Shout, Sister, Shout!
The Untold Story of Rock-And-Roll Trailblazer Sister Rosetta Tharpe
Gayle F. Wald
Beacon Press 2007
Despite Sister Rosetta Tharpe’s celebrated position as a gospel music pioneer, no author has taken on the role of her biographer until now.
Thanks to Gayle Wald, Professor of English at George Washington University, the world can now read about the “swinger of spirituals” in greater detail than ever before. Shout, Sister, Shout! is the definitive portrait of Sister Rosetta Tharpe, a woman who emerged from rural poverty and the Pentecostal church to alter the sound and venue options of African American sacred folk music for all time. In the process, she inspired legions of soon-to-be rock-and-rollers.
It’s all here: Sister Tharpe’s journey from her birthplace of Cotton Plant, Arkansas to the frenetic Black Metropolis of Chicago’s south side, to Miami and then to the Big Apple; her debut on the stages of the Cotton Club and Café Society; the acclaim she received as a participant in John Hammond’s legendary “From Spirituals to Swing” concert; her Decca recordings and famed 1951 wedding ceremony, viewed by 20,000 fans; to her later years when the live audience shrank to pathetic proportions.
An enjoyable read, Shout, Sister, Shout! is told with a journalist’s eyes and ears for the fascinating and the academic’s attention to thoroughness. I especially admire Wald for having the courage to share a three-dimensional version of Sister Tharpe – a person with a multi-faceted lust for life – rather than dilute the complex struggles of an artist who lived in a time when being black and a woman were already two unfortunate strikes against her.
Wald also weaves into the narrative the stories of those who worked with and for Sister Tharpe, including Marie Knight, the Rosettes, Harmonizing Four, and of course Tharpe’s evangelist mother and ever-present companion, Katie Bell Nubin. The story makes vivid the rough-and-tumble days of gospel music’s Golden Era (1945-65).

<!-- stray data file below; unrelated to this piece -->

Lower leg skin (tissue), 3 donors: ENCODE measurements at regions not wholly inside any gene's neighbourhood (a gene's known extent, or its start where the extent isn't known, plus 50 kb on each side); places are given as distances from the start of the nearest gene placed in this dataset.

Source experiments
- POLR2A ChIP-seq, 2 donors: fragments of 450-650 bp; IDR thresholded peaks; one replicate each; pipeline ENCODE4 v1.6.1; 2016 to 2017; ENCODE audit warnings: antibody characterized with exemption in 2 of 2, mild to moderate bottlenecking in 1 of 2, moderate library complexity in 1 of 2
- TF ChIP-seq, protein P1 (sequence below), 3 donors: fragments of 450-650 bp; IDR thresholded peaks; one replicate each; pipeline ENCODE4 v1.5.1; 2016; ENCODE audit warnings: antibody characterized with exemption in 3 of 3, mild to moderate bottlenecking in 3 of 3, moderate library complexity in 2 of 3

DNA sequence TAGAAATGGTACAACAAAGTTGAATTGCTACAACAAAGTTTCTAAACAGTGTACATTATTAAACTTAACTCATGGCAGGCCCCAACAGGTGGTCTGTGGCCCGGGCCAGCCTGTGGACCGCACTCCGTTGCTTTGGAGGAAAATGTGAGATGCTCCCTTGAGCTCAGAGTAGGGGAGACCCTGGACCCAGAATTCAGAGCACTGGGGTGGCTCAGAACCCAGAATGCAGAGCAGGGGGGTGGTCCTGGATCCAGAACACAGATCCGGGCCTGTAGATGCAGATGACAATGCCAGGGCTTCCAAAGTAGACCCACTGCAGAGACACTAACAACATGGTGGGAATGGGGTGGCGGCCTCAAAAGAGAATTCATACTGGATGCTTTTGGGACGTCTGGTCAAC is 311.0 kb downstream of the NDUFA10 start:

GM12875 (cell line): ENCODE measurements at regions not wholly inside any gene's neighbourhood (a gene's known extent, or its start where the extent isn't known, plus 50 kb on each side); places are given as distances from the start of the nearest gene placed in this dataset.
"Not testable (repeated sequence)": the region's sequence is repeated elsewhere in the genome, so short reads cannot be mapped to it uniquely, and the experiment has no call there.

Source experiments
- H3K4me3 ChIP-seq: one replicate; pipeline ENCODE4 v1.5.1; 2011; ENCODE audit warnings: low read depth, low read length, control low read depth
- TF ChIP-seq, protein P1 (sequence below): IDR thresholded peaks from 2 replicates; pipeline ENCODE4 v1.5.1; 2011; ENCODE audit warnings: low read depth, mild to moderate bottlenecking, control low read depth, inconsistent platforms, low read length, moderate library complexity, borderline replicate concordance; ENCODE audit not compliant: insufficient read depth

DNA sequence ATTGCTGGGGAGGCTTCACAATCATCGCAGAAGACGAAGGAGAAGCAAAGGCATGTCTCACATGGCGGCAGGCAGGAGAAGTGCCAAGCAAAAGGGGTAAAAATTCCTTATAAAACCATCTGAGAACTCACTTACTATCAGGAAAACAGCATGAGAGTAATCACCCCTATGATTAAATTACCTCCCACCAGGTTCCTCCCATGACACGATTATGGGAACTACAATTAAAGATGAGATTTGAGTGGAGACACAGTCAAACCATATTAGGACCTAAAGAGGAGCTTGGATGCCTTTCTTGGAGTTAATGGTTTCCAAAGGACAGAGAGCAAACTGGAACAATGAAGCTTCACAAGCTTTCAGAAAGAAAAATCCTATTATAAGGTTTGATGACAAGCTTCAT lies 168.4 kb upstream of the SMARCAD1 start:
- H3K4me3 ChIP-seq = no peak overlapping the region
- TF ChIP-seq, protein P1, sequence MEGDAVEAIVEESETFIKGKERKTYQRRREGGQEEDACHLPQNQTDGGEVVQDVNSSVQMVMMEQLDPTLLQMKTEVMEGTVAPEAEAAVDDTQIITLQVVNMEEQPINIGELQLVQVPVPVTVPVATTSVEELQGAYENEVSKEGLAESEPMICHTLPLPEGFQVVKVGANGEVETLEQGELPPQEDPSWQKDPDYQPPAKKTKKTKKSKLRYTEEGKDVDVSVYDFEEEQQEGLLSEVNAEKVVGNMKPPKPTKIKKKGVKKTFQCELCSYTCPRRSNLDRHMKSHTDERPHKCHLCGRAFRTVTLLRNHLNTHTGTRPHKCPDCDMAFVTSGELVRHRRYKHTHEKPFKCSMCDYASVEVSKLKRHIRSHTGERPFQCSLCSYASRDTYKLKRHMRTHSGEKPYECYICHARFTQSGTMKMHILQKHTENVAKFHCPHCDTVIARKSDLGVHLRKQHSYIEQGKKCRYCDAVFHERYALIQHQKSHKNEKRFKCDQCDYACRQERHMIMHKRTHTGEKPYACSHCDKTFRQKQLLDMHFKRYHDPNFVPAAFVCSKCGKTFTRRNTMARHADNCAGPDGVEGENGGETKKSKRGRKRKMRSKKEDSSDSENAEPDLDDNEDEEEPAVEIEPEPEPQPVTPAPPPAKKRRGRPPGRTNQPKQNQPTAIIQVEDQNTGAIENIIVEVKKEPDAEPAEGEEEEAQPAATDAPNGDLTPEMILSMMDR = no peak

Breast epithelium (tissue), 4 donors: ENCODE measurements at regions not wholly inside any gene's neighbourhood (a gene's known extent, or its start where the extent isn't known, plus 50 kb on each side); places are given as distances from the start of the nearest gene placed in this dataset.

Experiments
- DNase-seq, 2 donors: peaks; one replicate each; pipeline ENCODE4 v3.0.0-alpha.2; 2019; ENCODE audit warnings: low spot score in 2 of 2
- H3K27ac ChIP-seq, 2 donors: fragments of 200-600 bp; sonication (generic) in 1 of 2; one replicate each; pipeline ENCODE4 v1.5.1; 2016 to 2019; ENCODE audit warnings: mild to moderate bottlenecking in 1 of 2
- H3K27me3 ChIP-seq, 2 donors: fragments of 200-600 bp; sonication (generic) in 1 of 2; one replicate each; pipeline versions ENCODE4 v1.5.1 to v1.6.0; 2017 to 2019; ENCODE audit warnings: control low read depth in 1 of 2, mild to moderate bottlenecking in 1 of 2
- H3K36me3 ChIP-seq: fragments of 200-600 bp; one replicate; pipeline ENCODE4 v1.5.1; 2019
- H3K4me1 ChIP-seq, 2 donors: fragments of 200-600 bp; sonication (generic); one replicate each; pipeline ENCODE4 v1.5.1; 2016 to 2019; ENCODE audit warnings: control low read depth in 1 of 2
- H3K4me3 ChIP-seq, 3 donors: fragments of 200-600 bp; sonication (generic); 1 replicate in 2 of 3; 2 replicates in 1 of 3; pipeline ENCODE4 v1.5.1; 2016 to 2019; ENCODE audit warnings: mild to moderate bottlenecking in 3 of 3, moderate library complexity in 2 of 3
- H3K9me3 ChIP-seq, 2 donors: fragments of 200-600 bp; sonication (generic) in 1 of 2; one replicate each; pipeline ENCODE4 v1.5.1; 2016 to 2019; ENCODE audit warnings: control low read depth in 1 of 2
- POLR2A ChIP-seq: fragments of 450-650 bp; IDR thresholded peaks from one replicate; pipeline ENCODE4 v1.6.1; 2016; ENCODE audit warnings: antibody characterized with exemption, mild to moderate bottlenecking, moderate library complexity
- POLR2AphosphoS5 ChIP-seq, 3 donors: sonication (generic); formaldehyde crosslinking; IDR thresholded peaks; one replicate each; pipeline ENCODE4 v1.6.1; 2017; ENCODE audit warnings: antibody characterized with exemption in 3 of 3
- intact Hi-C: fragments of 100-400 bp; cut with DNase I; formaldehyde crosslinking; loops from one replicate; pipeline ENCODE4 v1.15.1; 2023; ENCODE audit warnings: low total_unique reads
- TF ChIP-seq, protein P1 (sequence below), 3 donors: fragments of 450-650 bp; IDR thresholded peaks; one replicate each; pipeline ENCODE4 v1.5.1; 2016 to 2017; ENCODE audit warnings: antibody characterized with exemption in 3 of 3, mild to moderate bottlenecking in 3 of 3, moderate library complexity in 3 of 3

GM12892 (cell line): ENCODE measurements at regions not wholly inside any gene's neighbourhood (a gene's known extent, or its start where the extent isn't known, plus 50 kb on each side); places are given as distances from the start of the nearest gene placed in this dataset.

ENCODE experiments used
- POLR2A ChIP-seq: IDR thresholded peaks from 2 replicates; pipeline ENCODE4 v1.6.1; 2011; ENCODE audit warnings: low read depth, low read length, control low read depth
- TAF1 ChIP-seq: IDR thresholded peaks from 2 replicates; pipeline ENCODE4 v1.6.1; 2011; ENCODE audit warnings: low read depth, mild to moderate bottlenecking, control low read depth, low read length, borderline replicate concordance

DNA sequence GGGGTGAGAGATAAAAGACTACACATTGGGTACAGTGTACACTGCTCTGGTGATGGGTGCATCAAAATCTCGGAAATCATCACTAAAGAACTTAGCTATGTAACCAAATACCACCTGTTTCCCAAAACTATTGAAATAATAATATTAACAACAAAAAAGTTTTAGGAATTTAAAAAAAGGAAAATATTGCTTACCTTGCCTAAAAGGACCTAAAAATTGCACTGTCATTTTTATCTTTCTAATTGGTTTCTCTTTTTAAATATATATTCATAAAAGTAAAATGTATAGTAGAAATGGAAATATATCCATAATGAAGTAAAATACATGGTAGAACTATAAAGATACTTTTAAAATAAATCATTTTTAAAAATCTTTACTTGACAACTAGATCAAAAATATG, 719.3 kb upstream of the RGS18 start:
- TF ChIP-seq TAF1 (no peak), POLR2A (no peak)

The book includes many unforgettable vignettes. For example, you’ll read about Sister Tharpe as a child singing for loose change at Chicago’s famed Maxwell Street Market; the ugliness of wealthy whites sitting in the balcony of Miami Temple COGIC and tossing money down at the Saints during their worship service; and the staged celebration of the singer’s third marriage, when finding the groom wasn’t about securing Mr. Right, it was about finding Mr. Good Enough. It’s a story that all aspiring musicians should become familiar with as they plan their own journey from obscurity to omnipresence.
Shout, Sister, Shout! is compulsory reading not only for mavens of the gospel sound, but also for rock aficionados who seek the genesis of rock guitar as displayed in the axe-wielding of Chuck Berry, the British Invasion groups, and AC/DC’s Angus Young. Perhaps Wald’s book will even inspire the Rock and Roll Hall of Fame to induct Sister Rosetta Tharpe into the legion of artists already so honored, who learned their craft from hearing her recordings and watching her performances. Mahalia’s in the Hall of Fame, and God Bless Mahalia, she deserves the honor but Tharpe could rock circles around her. Ah, one can only hope.